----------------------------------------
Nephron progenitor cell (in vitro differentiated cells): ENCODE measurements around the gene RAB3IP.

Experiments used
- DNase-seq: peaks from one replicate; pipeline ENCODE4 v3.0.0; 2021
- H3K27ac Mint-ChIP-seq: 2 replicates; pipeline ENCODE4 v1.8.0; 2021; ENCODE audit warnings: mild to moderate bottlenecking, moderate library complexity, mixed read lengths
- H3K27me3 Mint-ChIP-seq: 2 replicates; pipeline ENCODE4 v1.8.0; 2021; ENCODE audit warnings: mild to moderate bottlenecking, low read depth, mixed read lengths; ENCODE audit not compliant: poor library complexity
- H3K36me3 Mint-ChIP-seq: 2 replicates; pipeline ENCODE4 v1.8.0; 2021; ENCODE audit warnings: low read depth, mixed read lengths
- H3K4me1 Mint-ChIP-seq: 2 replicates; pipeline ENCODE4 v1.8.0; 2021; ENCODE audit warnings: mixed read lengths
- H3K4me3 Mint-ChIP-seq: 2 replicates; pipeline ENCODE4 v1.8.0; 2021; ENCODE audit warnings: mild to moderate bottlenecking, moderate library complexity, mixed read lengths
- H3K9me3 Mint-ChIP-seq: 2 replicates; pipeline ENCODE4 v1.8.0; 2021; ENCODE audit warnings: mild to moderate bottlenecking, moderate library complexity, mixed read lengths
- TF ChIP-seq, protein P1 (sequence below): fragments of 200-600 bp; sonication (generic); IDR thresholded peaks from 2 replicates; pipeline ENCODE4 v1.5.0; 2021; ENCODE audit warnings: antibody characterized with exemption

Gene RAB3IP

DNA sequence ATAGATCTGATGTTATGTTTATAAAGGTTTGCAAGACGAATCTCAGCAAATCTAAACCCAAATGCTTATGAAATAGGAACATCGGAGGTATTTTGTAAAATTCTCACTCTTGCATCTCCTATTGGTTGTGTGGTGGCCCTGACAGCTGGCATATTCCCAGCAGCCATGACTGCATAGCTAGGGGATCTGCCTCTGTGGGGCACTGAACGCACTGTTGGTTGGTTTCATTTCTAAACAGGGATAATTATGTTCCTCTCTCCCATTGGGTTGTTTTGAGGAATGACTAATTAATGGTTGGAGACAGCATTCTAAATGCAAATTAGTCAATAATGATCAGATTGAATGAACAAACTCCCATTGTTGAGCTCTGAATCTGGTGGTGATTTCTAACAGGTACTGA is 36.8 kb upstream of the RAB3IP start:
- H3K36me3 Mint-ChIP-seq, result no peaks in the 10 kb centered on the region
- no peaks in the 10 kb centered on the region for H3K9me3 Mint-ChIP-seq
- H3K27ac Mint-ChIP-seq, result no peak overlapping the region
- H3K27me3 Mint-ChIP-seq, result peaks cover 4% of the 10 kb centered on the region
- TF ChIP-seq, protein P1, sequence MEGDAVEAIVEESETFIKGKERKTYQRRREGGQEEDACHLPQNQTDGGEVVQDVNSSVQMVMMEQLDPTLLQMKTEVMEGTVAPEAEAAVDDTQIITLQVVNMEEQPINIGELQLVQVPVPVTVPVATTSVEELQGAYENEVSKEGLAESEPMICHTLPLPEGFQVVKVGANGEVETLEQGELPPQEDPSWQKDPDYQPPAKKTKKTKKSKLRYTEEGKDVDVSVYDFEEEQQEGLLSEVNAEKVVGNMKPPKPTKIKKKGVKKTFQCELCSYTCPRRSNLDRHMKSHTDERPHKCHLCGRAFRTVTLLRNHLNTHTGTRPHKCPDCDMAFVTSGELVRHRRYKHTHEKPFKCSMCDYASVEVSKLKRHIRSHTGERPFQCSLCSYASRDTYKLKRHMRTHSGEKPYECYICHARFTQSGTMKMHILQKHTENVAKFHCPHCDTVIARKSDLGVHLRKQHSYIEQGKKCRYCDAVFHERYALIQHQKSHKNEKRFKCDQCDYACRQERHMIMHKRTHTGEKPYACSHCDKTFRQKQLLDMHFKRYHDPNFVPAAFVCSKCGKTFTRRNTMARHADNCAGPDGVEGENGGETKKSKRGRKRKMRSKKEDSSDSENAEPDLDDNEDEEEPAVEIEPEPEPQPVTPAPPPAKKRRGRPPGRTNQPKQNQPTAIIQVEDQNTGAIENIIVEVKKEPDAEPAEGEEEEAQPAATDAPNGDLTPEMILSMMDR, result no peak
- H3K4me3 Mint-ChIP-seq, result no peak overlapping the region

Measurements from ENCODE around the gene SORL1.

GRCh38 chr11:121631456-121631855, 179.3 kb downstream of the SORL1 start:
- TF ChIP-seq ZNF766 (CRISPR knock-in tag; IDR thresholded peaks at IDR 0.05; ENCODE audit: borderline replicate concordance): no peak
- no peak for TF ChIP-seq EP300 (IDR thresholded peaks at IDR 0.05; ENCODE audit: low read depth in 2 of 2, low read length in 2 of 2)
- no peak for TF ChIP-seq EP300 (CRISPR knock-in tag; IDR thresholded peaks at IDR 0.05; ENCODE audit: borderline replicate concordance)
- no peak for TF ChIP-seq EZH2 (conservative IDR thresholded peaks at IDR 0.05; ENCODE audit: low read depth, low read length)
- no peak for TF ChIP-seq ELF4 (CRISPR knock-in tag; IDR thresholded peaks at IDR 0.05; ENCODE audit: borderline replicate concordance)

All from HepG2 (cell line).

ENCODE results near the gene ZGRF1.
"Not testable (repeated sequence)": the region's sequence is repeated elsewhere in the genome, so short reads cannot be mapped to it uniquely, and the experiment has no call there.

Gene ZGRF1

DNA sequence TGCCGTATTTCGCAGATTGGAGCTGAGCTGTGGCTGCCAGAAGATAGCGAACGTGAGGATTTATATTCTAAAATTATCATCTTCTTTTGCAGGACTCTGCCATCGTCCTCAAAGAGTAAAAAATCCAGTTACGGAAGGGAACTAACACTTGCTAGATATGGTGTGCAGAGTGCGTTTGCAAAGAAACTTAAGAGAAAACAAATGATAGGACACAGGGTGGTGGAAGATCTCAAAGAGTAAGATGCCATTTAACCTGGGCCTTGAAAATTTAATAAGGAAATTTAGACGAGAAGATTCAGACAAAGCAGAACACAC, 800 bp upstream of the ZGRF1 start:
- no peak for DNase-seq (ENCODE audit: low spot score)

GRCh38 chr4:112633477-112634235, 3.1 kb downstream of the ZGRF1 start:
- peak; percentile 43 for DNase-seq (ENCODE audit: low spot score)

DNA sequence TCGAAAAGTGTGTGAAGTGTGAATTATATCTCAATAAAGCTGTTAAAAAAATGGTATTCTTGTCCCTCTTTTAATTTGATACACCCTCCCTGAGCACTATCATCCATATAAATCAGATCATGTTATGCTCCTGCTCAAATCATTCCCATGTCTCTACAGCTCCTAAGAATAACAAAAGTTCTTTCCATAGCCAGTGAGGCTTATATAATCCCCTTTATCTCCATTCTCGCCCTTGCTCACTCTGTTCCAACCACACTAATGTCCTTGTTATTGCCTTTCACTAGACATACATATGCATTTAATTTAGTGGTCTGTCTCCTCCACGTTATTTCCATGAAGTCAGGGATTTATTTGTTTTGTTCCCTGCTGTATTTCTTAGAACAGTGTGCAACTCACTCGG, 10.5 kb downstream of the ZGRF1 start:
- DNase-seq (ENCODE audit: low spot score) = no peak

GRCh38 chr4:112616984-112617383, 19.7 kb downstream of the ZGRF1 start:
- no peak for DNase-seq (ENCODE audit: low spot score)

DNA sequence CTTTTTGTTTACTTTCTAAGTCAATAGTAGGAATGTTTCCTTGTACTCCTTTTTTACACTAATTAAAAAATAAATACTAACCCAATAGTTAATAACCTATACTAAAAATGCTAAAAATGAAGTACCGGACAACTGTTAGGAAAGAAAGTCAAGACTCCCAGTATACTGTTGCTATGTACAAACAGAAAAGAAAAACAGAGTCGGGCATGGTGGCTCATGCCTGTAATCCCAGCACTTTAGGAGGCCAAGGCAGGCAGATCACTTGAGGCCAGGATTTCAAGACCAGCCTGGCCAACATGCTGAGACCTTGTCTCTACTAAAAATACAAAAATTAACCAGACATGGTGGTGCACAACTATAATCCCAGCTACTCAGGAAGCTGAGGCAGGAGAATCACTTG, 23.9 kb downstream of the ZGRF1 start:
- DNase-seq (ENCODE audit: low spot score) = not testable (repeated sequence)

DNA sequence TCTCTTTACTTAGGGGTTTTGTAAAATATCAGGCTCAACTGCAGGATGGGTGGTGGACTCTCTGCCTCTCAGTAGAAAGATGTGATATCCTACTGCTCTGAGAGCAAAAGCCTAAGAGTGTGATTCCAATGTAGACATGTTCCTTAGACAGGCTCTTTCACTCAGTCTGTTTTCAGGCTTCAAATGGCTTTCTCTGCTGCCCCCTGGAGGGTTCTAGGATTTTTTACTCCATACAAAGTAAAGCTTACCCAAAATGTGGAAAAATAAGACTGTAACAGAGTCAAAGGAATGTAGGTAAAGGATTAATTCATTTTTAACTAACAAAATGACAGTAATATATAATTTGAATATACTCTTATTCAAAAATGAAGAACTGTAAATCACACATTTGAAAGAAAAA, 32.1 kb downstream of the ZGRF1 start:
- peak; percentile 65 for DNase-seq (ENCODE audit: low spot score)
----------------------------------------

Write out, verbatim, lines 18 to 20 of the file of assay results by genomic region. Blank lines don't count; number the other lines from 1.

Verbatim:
- H3K4me3 Mint-ChIP-seq, result no peak overlapping the region

Measurements from ENCODE around the gene SORL1.

GRCh38 chr11:121631456-121631855, 179.3 kb downstream of the SORL1 start: